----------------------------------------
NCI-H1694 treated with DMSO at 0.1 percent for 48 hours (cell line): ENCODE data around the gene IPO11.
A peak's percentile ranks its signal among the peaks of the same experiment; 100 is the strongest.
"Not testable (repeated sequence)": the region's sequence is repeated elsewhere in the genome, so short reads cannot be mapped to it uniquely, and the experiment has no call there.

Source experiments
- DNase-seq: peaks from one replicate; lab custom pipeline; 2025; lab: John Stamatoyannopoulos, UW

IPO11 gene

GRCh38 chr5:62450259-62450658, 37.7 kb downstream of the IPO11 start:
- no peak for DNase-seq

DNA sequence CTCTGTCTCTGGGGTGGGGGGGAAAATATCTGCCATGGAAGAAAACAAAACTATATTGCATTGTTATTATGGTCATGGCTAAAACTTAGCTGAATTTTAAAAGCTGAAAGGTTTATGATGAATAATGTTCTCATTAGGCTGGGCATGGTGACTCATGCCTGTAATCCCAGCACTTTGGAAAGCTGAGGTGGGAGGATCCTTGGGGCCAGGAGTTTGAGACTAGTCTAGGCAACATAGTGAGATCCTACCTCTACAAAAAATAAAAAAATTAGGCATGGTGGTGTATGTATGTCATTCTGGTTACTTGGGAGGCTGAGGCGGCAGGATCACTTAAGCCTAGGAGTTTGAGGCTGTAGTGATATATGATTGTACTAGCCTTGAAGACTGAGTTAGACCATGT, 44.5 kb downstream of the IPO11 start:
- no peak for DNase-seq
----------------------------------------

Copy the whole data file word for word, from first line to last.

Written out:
NCI-H1694 treated with DMSO at 0.1 percent for 48 hours (cell line): ENCODE data around the gene IPO11.
A peak's percentile ranks its signal among the peaks of the same experiment; 100 is the strongest.
"Not testable (repeated sequence)": the region's sequence is repeated elsewhere in the genome, so short reads cannot be mapped to it uniquely, and the experiment has no call there.

Source experiments
- DNase-seq: peaks from one replicate; lab custom pipeline; 2025; lab: John Stamatoyannopoulos, UW

IPO11 gene

GRCh38 chr5:62450259-62450658, 37.7 kb downstream of the IPO11 start:
- no peak for DNase-seq

DNA sequence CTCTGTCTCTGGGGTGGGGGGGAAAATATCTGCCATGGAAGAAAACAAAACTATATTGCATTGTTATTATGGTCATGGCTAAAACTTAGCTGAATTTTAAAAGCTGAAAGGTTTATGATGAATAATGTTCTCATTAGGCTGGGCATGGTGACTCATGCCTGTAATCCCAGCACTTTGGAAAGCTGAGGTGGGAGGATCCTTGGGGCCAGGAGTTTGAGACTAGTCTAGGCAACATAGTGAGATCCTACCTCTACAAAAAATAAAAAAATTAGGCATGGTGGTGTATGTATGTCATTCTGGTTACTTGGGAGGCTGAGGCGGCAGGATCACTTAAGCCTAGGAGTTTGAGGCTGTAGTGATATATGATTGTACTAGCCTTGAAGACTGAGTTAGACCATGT, 44.5 kb downstream of the IPO11 start:
- no peak for DNase-seq